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MNR wanting anglers to know the laws before heading out

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Local Ministry of Natural Resources officers are asking fishers to obey the law this season.  They say most anglers understand and follow Ontario’s Fishing Regulations, but every year conservation officers see some common violations committed by anglers that can be easily avoided.  There are 10 common and preventable fishing violations including angling during closed times.  It is an offence to even attempt to catch any fish species during the closed season for that species – even if you are planning on releasing the fish immediately.  Please refer to the Recreational Fishing Regulations Summary or contact your local Conservation Officer or MNR office if you have a question regarding the fishing regulations in your area.  Below is a complete list of the top ten fishing violations the MNR deal with every year:

1. Transport of live fish, other than baitfish, taken from Ontario waters by sport fishing. A special licence is required from MNR to transfer live fish or live spawn from one body of water to another or to transfer or stock any fish into Ontario’s waters. These regulations are in place to prevent the harmful movement of native species, and the introduction of invasive fish species, fish parasites or fish diseases into new waterbodies.

2. Fishing without a licence. Everyone who wishes to fish in Ontario must have a fishing licence. There are some special provisions where other documents such as a disabled person parking permit issued under the Highway Traffic Act and a CNIB Identity Card can take the place of a fishing licence,. As well, if a resident of Ontario or Canada is under the age of 18 or over the age of 65, any licence, permit, certificate or ID card issued by any province, territory or Government of Canada that shows their name and date of birth is deemed to be a fishing licence.

3. Possessing more fish than permitted by your fishing licence or the fishing quota. Catch and retain and possession limits may vary by region, fisheries division, individual body of water, or even parts of a body of water. You must determine your “daily” fishing limit for the waters you intend to fish and follow these limits. Remember you may only catch your own limit – there are no provisions for “party” fishing or for excluding fish that you may have consumed or plan to consume that day.

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4. Angling with more than the permitted number of lines. Depending on the part of Ontario where you are angling, you may be permitted to use one or two lines.  The number you can use may vary depending on whether you are angling in open water or through ice, from a boat or from shore, while trolling or stationary, or even what waters you are angling in. You must ensure that you know the equipment restrictions and comply with these rules.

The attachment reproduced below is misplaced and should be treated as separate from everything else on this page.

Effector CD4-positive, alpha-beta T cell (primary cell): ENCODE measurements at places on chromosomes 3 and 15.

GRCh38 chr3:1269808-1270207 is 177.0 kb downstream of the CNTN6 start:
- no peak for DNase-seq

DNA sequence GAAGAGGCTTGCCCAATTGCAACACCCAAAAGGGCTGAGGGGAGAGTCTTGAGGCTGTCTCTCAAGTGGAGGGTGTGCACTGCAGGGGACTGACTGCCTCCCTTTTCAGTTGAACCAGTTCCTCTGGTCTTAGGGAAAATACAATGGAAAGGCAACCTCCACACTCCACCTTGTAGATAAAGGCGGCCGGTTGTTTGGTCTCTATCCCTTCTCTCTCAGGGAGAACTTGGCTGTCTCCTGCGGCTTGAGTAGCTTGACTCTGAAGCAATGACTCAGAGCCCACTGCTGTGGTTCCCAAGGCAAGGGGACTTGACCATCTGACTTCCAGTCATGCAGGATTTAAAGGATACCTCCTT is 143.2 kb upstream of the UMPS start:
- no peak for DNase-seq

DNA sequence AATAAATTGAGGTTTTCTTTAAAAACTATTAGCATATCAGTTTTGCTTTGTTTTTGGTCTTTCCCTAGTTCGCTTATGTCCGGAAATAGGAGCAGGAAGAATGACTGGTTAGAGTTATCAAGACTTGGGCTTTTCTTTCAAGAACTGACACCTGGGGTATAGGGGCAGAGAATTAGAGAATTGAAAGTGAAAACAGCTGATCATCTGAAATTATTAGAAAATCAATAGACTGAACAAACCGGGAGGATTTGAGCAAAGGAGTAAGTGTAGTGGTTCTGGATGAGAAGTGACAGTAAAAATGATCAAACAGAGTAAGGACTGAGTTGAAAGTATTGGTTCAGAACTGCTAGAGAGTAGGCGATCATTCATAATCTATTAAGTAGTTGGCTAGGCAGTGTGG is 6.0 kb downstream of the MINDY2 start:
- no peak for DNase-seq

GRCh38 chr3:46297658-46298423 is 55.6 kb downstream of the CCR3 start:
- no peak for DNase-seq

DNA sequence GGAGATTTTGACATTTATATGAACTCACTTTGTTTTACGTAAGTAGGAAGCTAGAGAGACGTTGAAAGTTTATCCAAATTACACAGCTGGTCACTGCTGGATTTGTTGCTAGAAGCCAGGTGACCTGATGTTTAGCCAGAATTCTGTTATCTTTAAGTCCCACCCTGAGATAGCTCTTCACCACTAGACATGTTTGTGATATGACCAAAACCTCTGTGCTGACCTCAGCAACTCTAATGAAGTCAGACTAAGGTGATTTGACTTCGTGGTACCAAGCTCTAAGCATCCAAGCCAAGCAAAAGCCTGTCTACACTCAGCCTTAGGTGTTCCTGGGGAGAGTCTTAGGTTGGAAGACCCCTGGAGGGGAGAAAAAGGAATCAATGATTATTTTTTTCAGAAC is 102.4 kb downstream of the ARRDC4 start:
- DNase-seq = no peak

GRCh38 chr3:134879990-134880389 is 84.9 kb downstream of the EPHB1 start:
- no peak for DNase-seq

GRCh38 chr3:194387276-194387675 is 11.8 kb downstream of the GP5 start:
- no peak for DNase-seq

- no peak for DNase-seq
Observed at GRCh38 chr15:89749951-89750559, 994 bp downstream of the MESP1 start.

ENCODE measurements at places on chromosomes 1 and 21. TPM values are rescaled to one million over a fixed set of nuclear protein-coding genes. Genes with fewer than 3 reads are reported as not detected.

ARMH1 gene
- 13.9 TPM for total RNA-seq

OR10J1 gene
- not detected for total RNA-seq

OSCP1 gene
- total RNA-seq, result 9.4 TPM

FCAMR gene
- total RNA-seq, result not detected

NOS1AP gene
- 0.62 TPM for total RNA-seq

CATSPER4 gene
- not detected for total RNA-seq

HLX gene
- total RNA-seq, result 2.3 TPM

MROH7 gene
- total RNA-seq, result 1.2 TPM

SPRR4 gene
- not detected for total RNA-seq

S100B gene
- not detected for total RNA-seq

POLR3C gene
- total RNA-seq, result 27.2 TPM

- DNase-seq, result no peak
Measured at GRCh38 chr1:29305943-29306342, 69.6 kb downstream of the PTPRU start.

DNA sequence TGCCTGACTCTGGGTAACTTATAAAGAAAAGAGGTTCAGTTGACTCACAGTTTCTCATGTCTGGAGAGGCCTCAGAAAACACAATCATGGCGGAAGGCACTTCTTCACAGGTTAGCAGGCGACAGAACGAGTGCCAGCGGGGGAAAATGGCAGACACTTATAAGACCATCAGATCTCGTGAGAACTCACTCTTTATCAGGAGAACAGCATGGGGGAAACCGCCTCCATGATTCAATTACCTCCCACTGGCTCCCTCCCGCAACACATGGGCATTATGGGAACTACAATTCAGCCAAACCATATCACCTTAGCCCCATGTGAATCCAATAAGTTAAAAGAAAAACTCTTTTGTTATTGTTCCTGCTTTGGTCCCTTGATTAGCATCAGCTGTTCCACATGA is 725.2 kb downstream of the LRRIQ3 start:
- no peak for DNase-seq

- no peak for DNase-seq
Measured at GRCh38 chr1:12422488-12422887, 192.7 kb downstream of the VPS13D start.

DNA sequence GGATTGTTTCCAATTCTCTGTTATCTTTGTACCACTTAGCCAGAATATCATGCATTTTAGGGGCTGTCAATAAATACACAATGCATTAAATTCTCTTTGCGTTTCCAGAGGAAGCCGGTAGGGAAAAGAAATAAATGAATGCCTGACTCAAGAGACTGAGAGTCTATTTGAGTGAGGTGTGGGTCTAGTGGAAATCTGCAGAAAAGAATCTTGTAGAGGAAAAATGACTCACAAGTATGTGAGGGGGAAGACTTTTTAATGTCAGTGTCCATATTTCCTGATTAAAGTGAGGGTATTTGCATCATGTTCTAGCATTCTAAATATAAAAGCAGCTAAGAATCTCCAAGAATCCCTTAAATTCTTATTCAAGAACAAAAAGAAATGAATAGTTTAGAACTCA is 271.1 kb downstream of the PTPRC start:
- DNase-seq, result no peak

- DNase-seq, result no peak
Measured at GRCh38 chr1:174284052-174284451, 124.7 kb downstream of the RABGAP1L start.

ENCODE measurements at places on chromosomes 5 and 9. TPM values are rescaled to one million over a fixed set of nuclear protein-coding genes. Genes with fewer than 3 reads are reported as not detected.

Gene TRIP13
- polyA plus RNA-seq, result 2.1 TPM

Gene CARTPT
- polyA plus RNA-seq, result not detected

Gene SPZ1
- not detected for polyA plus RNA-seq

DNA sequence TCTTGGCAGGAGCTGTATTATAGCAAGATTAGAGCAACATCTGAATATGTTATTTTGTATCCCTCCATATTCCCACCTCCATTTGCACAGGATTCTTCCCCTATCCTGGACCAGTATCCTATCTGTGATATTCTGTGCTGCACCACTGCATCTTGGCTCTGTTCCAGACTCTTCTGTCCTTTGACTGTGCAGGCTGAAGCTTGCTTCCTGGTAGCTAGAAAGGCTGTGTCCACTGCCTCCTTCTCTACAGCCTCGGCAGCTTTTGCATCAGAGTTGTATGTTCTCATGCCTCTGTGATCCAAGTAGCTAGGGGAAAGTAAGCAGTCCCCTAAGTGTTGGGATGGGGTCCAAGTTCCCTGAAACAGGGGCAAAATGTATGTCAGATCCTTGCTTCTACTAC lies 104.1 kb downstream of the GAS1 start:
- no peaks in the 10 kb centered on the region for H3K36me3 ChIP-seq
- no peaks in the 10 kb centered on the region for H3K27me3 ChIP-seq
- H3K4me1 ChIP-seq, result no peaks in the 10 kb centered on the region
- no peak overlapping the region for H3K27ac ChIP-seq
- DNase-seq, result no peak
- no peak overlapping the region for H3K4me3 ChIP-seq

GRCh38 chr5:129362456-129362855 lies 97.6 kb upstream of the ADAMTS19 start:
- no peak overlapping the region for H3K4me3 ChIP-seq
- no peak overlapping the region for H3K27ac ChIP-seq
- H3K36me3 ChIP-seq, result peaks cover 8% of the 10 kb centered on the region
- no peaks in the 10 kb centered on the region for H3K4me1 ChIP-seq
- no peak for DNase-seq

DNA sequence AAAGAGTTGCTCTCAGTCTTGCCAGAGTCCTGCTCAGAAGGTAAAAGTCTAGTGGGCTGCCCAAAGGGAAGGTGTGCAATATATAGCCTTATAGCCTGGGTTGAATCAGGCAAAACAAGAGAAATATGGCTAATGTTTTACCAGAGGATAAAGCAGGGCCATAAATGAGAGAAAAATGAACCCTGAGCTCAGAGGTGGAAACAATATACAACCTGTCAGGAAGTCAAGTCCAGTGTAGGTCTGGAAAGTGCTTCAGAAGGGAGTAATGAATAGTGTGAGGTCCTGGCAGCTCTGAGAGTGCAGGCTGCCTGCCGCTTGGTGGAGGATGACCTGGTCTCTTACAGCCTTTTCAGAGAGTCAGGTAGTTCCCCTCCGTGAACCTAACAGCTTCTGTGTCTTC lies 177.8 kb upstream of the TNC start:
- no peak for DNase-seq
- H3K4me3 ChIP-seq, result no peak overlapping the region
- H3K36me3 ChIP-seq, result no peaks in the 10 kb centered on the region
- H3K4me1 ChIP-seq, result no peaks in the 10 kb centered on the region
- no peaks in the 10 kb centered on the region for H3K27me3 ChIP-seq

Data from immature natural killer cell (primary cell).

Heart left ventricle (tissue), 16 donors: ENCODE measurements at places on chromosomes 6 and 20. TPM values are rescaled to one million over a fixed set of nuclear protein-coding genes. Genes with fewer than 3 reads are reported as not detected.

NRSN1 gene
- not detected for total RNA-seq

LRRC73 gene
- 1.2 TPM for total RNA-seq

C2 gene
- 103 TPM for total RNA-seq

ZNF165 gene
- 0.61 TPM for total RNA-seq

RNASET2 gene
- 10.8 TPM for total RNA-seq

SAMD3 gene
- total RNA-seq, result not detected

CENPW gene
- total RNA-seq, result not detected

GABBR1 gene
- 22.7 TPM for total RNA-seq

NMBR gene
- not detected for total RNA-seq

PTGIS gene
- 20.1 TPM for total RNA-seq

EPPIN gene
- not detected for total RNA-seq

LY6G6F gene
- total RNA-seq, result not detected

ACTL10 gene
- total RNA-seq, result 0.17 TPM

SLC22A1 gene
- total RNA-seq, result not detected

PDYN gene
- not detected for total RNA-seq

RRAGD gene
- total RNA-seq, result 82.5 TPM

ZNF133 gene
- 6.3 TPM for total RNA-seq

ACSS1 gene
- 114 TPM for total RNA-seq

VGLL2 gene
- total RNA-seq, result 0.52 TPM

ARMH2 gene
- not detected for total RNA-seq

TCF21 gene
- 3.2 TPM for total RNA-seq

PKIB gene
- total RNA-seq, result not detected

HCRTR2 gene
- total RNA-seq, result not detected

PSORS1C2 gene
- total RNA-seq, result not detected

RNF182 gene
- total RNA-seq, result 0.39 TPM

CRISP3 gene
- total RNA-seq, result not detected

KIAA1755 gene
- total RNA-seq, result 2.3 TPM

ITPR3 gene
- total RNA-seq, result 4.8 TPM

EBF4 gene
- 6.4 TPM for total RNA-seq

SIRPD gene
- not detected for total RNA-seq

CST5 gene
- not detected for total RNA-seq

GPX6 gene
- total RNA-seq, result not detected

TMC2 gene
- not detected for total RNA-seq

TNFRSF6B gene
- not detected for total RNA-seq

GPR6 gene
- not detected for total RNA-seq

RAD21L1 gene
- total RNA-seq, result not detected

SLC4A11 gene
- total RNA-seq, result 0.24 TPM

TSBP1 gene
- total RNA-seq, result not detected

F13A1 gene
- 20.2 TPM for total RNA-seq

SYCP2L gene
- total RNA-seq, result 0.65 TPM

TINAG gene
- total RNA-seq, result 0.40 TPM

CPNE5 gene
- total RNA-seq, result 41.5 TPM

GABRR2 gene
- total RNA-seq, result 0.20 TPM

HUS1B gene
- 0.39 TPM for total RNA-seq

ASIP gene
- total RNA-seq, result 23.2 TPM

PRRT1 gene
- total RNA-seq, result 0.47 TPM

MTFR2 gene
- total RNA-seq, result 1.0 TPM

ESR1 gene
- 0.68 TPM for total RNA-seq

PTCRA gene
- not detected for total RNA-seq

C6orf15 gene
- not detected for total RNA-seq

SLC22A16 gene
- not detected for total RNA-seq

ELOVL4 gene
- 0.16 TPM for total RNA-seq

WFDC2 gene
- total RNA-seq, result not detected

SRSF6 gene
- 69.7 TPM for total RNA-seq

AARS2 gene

5. Failing to carry fishing licence on person. It is an offence not to carry your licence with you when you are angling or to fail to produce your licence to a conservation officer on request. Even if you have a licence you may be charged with this offence if you leave your licence at home or in your vehicle. Always check to ensure you have your fishing licence with you before you hit the waters!

6. Angling during closed times. It is an offence to even attempt to catch any fish species during the closed season for that species – even if you are planning on releasing the fish immediately. Bass are particularly vulnerable to closed season angling and thousands, perhaps millions of bass fry are lost annually because of this unlawful practice.

7. Fishing during closed time in a fish sanctuary.  There are more than 800 sanctuaries in the province where fishing is prohibited, either on a seasonal or year round basis. You must ensure that your fishing does not take place in any of these areas during the closed time for fishing.

8. Possession of fish cut or packed so that species, numbers, or size limits (where applicable) cannot readily be identified.  Every year conservation officers seize literally tons of fish that are not properly packaged for transport. If an officer cannot easily determine species and numbers of your fish, it is impossible to determine whether or not you may be in compliance with the regulations and you may needlessly lose your fish.

9. Retention of illegal size fish.  Size limits are intended to ensure that the primary breeding size fish are returned to the waters in order to maximize reproductive capacity. If you keep illegal size fish, you are doing harm to the future of the fishery you wish to enjoy.

10. Improperly transporting or using bait.  Harmful aquatic plants and animals and infectious fish diseases such as viral hemorrhagic septicemia (VHS) may be spread unknowingly by anglers who are not following the rules around transporting and using bait. Anglers cannot release bait or baitfish or empty the contents of a bait bucket within 30 m of any waters.  It is against the law to import crayfish, salamanders, or live leeches or fish into Ontario for use as bait and you cannot transport live fish other than baitfish without a licence. Live crayfish can only be used for bait in the same waterbody where they are caught and cannot be transported overland dead or alive.

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